Diabetes.org defines Type 1 Diabetes in the following terms:  The body does not produce insulin and it breaks down the carbohydrates eaten into blood glucose (also called blood sugar), which is used for energy. Insulin is a hormone that the body needs to get glucose from the bloodstream into the cells of the body.

In short, Type 1 Diabetes is an autoimmune disease where the body’s immune system attacks its own healthy cells and destroys the insulin-producing cells in the pancreas*.  And unfortunately, at this point, the medical community has not yet come up with a cure or a way to reverse this autoimmune disease. Fortunately, new technology, such as the ‘Continuous Glucose Monitor,” monitors blood sugar levels and integrates with a phone app to alert the patient that levels are changing.

It’s not your fault.

There are 1.25 million Americans who have Type 1 Diabetes, and unlike Type 2 Diabetes (29 million Americans)**  where it can be reversed or controlled by diet and exercise, Type 1 is not a disease that is brought on by lack of self-care.

Recently, I spoke with a young woman, named Kim, who at age 32, (she is now 33) was diagnosed with Type 1 Diabetes.  There is a common misconception that Type 1 Diabetes is a childhood disease. It is true that age 14 is the peak age for diagnosis, but a person can be labeled as Type 1 later in life.

There is a strong family history of Type 1 Diabetes in Kim’s family, starting with her dad who was diagnosed at 19 years of age and her mom at age 55. Additionally, because Type 1 is considered to be an autoimmune disease, Kim’s brother, although not diabetic, has Sjogren’s Syndrome, another type of autoimmune disease, often coupled with Rheumatoid Arthritis and Lupus.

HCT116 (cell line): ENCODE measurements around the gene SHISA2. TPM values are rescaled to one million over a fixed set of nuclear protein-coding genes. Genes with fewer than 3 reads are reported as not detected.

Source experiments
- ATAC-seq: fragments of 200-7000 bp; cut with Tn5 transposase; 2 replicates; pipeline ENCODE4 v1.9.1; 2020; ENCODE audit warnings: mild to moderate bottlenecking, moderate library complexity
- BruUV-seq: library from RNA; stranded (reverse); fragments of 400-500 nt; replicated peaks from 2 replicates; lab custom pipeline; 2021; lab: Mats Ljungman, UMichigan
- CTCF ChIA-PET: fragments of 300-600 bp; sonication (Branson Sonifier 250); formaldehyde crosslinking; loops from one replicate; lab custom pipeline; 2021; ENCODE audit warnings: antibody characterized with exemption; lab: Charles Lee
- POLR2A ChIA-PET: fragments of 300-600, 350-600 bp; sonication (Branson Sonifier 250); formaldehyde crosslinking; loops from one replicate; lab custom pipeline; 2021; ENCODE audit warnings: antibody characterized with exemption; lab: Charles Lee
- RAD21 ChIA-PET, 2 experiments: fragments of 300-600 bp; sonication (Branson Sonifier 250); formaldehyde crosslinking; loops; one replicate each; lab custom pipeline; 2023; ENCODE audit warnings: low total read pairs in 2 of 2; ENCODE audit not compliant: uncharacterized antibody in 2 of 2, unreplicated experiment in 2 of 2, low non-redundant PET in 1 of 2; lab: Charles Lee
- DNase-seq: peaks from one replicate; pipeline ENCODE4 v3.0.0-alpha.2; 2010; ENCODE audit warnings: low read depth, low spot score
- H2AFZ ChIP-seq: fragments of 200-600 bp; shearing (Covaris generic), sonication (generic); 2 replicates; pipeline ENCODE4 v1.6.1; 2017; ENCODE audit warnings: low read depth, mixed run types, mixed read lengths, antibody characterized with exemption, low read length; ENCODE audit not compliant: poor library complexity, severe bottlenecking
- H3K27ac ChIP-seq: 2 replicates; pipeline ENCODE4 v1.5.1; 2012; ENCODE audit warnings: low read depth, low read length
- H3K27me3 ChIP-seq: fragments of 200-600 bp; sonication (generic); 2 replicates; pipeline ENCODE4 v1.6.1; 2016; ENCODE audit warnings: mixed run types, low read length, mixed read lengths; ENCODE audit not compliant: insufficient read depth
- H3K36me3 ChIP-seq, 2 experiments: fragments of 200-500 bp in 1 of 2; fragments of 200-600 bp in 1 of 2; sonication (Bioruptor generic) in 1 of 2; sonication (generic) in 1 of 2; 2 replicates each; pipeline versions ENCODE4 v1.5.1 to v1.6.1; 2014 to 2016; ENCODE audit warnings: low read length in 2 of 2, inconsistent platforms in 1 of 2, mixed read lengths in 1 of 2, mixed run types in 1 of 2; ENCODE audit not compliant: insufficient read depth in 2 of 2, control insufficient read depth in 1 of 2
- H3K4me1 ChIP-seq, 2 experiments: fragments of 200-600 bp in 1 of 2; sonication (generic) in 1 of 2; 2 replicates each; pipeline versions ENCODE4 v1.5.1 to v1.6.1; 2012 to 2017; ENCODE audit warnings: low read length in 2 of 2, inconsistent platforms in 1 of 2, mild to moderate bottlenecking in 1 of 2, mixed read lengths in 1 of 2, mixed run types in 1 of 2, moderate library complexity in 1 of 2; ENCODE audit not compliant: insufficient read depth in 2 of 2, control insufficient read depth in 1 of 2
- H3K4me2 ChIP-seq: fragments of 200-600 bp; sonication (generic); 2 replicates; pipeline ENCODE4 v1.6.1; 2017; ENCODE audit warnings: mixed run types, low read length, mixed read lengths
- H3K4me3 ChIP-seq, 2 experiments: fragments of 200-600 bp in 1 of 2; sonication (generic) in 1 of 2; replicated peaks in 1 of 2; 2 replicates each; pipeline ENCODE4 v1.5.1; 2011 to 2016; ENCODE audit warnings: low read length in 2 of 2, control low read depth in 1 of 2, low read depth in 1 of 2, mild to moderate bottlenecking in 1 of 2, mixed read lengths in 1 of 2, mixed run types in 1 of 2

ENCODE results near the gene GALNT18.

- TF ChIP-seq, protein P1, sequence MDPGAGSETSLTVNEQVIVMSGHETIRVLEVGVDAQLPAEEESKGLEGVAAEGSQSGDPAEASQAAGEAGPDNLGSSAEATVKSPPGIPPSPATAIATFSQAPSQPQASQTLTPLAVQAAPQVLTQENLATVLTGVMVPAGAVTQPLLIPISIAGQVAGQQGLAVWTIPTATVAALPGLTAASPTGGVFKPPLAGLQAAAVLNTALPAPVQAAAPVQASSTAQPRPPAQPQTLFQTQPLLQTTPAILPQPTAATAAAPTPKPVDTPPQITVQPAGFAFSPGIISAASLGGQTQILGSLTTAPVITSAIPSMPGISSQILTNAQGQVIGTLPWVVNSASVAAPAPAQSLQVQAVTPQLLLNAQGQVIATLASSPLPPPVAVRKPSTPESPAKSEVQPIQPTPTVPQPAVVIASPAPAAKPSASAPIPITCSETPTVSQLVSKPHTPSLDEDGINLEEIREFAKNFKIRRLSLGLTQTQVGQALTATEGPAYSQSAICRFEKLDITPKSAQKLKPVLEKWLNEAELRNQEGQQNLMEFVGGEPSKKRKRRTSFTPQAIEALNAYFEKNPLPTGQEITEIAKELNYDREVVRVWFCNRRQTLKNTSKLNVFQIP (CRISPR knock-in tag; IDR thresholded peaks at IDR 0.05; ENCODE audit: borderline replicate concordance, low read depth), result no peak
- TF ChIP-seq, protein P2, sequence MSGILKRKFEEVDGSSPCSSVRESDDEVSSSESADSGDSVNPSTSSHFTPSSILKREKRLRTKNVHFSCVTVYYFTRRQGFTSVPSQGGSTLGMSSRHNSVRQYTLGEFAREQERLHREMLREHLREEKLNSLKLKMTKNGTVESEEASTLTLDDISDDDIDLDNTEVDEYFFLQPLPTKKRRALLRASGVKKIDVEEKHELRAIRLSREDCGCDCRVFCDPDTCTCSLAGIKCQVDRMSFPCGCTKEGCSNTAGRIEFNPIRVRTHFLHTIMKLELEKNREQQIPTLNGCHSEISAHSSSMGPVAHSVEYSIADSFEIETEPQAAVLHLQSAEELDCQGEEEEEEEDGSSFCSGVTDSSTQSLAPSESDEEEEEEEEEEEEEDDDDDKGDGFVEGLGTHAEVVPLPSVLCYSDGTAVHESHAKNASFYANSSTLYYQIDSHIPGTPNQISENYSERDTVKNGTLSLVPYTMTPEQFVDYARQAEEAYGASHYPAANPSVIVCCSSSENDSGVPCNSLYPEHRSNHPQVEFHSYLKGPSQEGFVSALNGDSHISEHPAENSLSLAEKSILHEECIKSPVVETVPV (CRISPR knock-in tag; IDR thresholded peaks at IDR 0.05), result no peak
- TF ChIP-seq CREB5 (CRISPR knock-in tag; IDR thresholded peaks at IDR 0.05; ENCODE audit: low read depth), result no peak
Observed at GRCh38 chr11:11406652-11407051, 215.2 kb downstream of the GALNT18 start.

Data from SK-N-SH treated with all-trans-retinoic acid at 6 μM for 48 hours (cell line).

It’s not your fault.

One of the biggest issues for Kim was that she felt guilty about her disease. Did she do something wrong? She always took good care of herself – exercising regularly, eating healthy, as well as having a positive outlook on life. So why her?  It’s simple …heredity or a non-familial genetic component. Kim, a wife and mother of a 5-year-old, who works full time, says she must find ways to live her life as normally as possible.  She says that this disease, at times, is emotionally and physically challenging and knows that she must adjust to this ‘new normal.’ Though, not yet insulin dependent (she currently takes her prescribed pill dose of Metformin), she knows that insulin will be her next line of treatment in the not too distant future.  She continues to remind herself that when her blood sugars are out of whack even though she is very strict about her diet and lifestyle, it’s not her fault.

Kim’s suggests that those who may feel alone, frustrated or have feelings of guilt may benefit from a support group; she found hers on Instagram. The best piece of advice she can offer is to not be too hard on yourself. Acceptance and knowing that you can be healthy and happy while living with Type 1 Diabetes, is possible.

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* Diabetes Association

** CDC.org

By Bonnie Joffe for Volunteers in Medicine Clinic